Infidelity is rampant, yet no one thinks it is going to happen to them. When confronted with the reality of betrayal, people start rethinking the promise that they made to themselves about leaving. They reflect on their long history with their spouse, breaking up the family, financial situation, and more. But then, there’s the shame. People wonder, “What kind of a person am I if I go back on that promise I made to myself? I must be weak. I must be a coward. I have no backbone. What kind of message will I be giving my kids if I stay?”

Second, many people doubt their ability to work things out because they simply don’t have the skills to navigate the pain.

KR: So, where do you start?

MWD: I start by reassuring the betrayed spouse who is feeling shame by saying, “You are not weak. You are not a coward. People who work through the pain of infidelity are heroes.”

KR: Or, “sheros.” My father explained to me as a young child that I could never be a hero, but I could be a shero. Isn’t that darling? He was a feminist before the term was invented.

MWD: Shero. I like that. The second primary issue I address with couples is that when confronted with infidelity, there’s no reason most people should know what they’re supposed to do to make things better. It is uncharted territory. And unfortunately, many therapists, including myself, never received training on how to help couples recover from infidelity.

KR: This is true. Even my UCLA two-year post-doctoral training as a certified sex therapist did not include how to work with infidelity. Therapists are going to love learning from Healing from Infidelity.

MWD: In the beginning, I didn’t know how to help couples either. I learned by trial and error. In the true spirit of Milton Erickson, I promised myself to pay close attention to what works and what doesn’t work with each couple. I eliminated strategies that hit dead-ends and I expanded on strategies that seemed to help people move forward. I always consider my therapy approach to be a work in progress. My approach to helping couples heal from infidelity is no exception.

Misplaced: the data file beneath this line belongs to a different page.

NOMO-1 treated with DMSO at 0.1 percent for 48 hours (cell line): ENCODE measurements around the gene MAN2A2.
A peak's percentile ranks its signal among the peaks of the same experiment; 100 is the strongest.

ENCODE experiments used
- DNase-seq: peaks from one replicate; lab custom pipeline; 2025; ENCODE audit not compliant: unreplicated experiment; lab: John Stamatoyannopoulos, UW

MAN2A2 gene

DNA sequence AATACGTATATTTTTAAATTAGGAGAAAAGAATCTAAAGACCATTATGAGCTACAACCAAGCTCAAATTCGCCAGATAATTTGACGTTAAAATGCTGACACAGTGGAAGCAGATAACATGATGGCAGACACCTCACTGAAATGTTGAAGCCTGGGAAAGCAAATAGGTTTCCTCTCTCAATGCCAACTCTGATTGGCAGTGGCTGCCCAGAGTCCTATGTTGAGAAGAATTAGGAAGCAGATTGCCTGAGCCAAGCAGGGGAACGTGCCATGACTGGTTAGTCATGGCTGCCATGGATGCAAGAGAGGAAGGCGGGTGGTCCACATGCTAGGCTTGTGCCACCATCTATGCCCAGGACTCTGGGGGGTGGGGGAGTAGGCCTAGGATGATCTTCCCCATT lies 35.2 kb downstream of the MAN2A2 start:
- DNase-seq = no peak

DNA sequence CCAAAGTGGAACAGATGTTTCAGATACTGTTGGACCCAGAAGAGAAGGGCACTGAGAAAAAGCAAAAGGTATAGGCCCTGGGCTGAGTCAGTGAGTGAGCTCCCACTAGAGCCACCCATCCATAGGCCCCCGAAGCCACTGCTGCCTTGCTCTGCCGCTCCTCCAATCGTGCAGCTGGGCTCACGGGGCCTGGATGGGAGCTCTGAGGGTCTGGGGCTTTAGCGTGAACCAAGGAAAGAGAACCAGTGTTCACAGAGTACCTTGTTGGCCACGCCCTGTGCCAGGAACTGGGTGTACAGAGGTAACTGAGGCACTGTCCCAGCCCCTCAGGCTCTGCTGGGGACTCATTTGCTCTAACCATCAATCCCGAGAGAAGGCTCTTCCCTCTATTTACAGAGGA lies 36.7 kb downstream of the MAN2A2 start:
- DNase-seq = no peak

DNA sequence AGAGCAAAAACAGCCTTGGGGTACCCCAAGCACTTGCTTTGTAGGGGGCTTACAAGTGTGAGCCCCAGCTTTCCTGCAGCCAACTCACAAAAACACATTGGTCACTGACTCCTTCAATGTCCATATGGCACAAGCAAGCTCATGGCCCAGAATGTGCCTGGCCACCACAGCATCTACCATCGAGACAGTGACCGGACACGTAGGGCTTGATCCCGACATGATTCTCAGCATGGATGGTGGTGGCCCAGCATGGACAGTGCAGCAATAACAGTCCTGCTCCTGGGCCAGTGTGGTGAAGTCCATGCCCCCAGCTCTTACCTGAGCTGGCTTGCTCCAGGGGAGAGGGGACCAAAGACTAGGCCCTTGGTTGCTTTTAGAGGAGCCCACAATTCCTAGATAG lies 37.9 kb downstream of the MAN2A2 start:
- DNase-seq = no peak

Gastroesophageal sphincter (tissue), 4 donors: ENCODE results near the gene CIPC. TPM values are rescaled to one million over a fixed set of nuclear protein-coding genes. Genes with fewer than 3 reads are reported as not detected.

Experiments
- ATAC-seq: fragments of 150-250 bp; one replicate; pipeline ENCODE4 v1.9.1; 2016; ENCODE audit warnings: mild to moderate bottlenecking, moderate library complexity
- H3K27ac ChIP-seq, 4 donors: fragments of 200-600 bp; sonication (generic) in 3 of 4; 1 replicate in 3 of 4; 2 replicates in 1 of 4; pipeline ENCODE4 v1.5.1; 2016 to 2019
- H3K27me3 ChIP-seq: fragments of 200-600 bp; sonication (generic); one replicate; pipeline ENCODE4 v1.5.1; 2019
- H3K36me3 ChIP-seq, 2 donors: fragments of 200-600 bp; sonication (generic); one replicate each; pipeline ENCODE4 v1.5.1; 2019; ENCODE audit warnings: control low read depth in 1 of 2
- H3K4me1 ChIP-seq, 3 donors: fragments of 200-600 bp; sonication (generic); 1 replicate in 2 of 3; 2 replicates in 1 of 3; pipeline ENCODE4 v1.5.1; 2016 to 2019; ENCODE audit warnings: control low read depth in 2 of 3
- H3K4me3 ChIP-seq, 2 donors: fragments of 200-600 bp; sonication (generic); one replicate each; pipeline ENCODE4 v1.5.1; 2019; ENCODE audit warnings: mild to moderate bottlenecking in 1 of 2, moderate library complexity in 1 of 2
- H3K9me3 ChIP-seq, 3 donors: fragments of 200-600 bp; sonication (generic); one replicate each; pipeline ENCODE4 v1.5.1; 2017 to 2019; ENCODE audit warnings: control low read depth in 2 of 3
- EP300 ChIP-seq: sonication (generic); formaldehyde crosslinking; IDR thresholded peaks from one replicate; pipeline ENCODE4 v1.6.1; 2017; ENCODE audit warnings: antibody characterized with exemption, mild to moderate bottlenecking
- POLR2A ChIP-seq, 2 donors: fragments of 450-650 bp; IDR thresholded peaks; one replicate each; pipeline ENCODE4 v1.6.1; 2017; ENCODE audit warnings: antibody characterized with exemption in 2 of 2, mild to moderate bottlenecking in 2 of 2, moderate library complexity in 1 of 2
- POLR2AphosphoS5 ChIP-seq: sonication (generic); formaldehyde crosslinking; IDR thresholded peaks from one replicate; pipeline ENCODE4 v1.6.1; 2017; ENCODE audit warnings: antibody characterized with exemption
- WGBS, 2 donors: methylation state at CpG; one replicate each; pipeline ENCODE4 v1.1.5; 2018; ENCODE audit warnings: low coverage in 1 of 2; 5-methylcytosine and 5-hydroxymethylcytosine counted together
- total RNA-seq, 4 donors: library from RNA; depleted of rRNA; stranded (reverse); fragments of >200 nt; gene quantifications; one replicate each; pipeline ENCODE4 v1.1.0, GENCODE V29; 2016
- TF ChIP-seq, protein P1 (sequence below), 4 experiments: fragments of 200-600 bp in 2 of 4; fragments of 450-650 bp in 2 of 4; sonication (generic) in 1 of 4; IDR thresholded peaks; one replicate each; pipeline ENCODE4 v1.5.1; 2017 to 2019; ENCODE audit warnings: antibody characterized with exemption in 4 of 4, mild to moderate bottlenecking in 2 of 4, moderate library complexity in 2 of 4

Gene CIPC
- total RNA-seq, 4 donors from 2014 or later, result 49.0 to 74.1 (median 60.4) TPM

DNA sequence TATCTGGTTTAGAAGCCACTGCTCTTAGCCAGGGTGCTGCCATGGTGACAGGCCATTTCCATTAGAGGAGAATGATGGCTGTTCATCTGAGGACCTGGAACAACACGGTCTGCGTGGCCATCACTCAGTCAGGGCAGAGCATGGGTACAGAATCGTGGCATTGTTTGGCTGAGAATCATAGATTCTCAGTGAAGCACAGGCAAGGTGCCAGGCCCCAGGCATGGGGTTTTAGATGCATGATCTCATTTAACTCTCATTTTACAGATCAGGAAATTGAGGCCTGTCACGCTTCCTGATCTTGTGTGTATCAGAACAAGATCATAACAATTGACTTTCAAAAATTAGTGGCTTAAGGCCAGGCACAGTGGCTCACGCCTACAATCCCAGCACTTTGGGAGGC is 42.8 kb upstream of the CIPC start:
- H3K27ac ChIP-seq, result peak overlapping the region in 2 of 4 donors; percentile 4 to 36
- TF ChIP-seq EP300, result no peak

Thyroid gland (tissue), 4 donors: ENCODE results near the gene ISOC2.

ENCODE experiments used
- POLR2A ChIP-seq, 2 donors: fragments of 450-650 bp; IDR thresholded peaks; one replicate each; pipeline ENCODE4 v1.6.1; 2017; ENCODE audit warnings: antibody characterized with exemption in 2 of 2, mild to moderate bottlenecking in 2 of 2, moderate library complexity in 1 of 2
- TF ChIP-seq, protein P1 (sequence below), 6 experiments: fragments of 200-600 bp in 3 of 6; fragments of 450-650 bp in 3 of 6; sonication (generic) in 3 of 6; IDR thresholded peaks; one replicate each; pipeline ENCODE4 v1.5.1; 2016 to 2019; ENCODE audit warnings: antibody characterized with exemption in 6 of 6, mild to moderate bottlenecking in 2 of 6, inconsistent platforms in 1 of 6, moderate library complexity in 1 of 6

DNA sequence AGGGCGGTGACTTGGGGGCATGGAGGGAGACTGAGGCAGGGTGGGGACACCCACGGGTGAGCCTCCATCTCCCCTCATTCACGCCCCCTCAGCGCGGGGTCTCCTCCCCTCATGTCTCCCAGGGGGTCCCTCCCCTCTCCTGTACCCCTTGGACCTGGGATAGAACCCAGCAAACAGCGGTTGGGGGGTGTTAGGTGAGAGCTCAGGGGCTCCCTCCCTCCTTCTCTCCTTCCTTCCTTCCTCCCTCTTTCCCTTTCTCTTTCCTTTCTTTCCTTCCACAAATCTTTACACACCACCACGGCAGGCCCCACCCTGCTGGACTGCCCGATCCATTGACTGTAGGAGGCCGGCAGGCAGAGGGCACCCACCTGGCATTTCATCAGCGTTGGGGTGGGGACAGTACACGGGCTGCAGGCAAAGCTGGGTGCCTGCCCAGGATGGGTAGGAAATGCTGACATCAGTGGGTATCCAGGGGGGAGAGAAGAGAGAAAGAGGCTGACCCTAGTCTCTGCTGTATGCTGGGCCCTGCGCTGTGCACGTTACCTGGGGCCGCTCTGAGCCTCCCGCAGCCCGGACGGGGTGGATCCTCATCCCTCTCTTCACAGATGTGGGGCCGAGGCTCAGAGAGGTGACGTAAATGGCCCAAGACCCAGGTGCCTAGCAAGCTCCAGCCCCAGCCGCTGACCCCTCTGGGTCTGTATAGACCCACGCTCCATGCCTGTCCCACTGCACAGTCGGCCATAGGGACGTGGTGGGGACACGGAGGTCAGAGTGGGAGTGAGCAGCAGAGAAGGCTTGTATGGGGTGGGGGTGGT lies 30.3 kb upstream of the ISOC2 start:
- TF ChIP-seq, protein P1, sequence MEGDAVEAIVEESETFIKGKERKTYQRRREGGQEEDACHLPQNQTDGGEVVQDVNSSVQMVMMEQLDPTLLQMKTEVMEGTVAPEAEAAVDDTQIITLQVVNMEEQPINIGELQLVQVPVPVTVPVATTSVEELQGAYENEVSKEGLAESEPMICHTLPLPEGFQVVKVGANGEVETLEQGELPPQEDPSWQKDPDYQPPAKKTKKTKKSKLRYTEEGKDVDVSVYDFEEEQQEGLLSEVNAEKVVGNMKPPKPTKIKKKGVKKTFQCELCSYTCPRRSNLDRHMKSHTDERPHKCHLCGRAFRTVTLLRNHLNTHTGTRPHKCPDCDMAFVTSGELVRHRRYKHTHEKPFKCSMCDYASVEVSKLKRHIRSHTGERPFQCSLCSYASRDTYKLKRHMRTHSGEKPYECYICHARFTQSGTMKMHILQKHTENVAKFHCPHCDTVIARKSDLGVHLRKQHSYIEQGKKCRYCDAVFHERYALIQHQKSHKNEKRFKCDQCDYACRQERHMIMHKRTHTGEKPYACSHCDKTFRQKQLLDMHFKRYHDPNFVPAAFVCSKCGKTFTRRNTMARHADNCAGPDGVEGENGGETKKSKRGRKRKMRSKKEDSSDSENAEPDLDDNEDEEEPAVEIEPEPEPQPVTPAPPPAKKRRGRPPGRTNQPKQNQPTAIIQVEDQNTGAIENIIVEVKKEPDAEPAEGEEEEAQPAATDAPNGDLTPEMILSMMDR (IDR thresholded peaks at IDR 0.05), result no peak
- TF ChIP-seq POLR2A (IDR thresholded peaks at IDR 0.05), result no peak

It is so difficult when a person finds out that their spouse has cheated. Even if they’ve suspected that their spouse has been unfaithful, when faced with concrete proof, it completely upends their life. They have no idea of how to deal with the erupting emotions.

KR: I’m sure people feel quite hopeless in having their core beliefs shaken and feeling lost on how to proceed.

MWD: Yes, people are disoriented, and quickly feel hopeless. They can hardly imagine ever being able to get over the terrible feelings they’re having. Over the years, I’ve realized that while I’m truly Ericksonian in my approach with couples — accessing resources and solutions within — I also strongly feel that when couples are in crisis, many of their natural resources go offline. So, unlike Erickson, I am very directive at this stage, coaching both the betrayed and unfaithful spouse as to what they need to do differently to stack the deck in favor of rebuilding and reconnecting.